On Pop Clarity: Public Intellectuals and the Crisis of Language

It is nearly impossible to become an educated person in a country so distrustful of the independent mind.
– James Baldwin


The presupposition that academics no longer function as critical public intellectuals willing to connect their knowledge and expertise to larger public issues is now pervasive. Many factors have contributed to this alleged withdrawal from speaking to public issues, ranging from the demands of academic professionalism and the suppression of dissent to a simple lack of time to address such work. What is indisputable is that the voices of progressive academics have become increasingly irrelevant when it comes to assuming the role of engaged intellectuals interested in sharing their ideas, research and policy recommendations with a broader public. All the better for those neoliberal and conservative critics, who insist that academics must remain neutral, apolitical and professional, disavowing that politics has a place in the classroom or in the pursuit of research that speaks to broader public concerns. Sadly, the most pronounced voices critical of academics as public intellectuals come from the general public (who may or may not agree with right-wing portrayals of the university as a hotbed of left totalitarianism), who unite in their dismissal of ivory tower elites for speaking and writing in a discourse that is as arcane as it is irrelevant.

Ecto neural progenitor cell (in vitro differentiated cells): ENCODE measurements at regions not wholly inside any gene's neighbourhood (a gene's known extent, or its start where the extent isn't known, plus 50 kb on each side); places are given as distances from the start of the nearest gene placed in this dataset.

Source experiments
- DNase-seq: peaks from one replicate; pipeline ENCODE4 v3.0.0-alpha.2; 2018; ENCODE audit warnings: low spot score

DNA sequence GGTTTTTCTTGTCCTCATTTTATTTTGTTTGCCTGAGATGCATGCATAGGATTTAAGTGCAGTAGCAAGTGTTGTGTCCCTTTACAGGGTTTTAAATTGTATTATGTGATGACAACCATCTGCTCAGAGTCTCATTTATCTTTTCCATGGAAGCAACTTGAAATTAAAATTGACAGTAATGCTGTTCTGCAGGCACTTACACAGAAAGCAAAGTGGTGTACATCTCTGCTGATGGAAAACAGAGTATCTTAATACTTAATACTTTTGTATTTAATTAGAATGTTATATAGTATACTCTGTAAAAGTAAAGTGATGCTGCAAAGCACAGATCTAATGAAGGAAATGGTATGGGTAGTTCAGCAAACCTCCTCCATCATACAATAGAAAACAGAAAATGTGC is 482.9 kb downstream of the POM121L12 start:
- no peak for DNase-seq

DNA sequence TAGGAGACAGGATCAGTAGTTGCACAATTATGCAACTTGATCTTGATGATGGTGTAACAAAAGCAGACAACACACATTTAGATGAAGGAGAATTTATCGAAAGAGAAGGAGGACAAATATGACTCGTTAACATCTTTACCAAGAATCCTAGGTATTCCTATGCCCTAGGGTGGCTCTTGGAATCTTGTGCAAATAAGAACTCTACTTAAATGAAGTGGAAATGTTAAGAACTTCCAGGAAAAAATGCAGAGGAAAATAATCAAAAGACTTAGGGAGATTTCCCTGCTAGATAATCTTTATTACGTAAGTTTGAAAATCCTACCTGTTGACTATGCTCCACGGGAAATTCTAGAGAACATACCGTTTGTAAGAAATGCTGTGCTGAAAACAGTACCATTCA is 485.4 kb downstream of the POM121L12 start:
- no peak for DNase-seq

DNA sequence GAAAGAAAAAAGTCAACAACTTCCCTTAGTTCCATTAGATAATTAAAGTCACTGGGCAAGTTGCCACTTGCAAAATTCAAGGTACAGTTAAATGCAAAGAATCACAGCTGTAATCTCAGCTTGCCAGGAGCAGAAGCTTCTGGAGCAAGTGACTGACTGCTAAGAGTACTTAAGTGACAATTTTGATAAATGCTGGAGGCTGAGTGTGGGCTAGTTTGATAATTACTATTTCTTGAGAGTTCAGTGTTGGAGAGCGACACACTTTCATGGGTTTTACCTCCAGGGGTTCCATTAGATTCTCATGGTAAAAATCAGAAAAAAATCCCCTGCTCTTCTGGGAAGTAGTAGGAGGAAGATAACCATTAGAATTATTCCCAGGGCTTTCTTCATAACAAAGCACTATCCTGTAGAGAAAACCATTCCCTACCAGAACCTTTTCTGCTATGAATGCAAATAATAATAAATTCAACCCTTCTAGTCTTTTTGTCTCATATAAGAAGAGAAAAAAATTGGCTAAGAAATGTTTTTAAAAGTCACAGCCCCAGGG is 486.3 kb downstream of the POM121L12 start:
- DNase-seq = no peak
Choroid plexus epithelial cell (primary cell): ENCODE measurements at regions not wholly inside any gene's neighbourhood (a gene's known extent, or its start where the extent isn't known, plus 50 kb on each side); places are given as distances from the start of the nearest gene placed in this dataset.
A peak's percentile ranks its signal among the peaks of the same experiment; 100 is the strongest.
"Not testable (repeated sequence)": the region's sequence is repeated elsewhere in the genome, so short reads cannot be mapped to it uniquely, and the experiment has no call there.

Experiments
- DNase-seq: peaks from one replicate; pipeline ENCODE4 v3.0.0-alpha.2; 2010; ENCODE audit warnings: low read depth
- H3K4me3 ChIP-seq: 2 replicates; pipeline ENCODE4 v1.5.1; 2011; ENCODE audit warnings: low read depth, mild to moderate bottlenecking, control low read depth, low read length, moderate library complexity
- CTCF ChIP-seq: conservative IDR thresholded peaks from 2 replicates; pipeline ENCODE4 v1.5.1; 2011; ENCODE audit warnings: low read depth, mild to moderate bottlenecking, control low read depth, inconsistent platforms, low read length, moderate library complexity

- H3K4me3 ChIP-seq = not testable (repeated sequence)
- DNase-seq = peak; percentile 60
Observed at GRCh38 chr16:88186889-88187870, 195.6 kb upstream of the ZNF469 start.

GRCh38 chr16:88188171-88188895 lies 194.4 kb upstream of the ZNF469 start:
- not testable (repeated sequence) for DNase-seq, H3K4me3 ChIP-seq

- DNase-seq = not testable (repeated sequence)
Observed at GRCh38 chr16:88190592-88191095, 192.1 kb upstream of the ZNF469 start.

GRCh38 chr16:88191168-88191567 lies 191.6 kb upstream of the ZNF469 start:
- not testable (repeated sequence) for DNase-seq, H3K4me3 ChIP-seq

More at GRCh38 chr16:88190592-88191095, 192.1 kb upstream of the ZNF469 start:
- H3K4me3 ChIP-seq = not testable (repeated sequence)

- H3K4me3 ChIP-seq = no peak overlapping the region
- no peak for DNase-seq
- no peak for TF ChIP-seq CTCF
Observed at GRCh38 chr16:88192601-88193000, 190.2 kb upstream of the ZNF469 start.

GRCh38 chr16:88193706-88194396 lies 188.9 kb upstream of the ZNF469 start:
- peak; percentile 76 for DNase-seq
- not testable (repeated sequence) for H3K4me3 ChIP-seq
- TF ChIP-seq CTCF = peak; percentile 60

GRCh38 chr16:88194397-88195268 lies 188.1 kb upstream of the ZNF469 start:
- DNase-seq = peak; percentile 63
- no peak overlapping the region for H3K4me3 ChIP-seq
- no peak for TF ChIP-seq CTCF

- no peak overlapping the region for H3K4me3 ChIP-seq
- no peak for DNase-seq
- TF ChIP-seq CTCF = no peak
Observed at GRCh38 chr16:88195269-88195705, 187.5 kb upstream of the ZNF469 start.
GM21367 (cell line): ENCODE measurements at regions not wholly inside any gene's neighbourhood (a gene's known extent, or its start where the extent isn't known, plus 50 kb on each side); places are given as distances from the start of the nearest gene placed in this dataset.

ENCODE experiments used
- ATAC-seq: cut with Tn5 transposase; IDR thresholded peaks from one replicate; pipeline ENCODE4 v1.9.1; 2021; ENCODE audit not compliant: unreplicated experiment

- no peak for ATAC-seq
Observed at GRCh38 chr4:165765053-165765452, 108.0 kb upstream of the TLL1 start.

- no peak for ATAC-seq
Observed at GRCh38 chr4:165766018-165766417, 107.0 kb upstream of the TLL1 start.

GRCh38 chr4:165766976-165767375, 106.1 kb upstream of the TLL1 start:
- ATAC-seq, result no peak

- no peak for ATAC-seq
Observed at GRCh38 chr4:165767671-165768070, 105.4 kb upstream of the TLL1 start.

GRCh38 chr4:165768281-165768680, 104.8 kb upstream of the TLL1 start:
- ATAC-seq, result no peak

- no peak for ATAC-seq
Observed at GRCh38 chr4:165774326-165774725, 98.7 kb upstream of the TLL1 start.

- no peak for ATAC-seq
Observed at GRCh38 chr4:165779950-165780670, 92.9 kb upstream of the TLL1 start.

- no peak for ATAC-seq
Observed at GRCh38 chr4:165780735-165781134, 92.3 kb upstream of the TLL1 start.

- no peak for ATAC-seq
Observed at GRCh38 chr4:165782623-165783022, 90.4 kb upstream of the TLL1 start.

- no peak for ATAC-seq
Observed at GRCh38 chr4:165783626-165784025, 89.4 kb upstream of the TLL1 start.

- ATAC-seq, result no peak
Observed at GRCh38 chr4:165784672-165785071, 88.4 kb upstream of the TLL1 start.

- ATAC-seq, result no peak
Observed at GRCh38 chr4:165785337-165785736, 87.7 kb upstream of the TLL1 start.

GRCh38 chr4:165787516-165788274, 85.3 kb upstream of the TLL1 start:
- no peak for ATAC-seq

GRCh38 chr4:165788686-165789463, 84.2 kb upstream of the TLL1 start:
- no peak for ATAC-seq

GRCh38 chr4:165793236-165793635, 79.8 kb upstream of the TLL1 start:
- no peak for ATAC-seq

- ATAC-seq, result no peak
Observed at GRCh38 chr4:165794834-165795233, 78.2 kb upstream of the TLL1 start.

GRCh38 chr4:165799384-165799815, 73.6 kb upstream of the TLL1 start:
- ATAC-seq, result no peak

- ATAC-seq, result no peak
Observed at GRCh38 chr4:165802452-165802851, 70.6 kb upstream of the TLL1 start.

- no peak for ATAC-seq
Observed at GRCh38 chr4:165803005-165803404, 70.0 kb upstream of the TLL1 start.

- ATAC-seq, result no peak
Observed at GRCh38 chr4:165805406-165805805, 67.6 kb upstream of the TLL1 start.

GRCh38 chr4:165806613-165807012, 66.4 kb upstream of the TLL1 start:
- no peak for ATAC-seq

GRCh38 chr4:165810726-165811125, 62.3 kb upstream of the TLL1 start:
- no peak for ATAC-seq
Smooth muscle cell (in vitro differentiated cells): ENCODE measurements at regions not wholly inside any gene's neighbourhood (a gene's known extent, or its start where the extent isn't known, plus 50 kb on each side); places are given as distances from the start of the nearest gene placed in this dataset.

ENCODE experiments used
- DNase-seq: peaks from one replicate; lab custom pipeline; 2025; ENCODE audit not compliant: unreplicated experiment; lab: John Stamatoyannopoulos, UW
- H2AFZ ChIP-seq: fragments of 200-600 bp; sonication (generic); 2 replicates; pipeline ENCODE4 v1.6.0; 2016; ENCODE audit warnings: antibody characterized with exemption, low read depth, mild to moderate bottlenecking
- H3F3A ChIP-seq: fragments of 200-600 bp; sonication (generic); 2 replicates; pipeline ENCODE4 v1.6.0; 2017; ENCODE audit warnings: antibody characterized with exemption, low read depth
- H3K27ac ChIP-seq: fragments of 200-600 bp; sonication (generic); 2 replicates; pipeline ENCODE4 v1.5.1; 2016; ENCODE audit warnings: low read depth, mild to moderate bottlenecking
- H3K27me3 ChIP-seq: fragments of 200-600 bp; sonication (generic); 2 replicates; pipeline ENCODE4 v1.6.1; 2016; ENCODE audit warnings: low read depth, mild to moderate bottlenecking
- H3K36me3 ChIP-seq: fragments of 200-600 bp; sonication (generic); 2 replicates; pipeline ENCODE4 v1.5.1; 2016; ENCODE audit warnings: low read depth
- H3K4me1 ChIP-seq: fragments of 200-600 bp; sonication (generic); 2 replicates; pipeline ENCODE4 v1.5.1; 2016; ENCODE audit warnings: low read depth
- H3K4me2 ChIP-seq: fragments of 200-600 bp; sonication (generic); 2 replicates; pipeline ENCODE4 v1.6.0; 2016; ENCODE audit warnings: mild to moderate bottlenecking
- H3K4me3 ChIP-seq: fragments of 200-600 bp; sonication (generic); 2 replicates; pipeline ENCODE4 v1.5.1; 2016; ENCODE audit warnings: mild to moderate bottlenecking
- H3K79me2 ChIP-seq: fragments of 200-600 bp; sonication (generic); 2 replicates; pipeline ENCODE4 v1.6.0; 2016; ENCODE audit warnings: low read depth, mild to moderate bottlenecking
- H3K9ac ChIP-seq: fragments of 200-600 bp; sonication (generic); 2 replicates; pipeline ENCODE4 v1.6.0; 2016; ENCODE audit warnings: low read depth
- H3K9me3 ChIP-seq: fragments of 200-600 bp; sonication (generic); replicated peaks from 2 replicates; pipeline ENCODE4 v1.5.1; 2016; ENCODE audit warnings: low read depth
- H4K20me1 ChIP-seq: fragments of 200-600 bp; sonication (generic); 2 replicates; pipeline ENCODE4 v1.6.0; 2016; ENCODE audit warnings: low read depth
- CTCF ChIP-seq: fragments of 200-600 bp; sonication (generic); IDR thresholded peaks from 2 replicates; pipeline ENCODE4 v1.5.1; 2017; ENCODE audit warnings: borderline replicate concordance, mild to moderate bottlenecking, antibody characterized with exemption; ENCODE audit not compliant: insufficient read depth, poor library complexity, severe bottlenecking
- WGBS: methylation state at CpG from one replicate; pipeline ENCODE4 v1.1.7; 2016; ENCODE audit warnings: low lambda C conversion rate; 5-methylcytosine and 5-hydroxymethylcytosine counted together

In what follows, I support three increasingly unpopular positions. First, I argue that academics should assume the role of critical public intellectuals. Second, we must repudiate the popular assumption that clarity is the ultimate litmus test to gauge whether a writer has successfully engaged a general educated audience. In this regard, I insist that the appeal to clarity has become an ideological smokescreen for a notion of common sense and "simplicity" that have become excuses for abusing language as a marker of the educated mind. Third, I argue that public intellectuals need to take matters of accessibility seriously in order to combine theoretical rigor with their efforts to communicate forcefully and intelligibly to a larger public about the most pressing matters of the day. In short, I want to scramble the opposition between the work of public intellectuals and the alleged simplicity of clarity. The issue is not one or the other – a choice between a firewall of convoluted discourse or a frictionless discourse purged of complexity – but rather the challenge for public intellectuals to address important social issues by writing in a language that is accessible without sacrificing theoretical rigor. Underlying this challenge is a larger political project in which public intellectuals have a responsibility to share a commitment to language as a site of experimentation, power, struggle and hope in the interests of building larger democratically inspired social movements.


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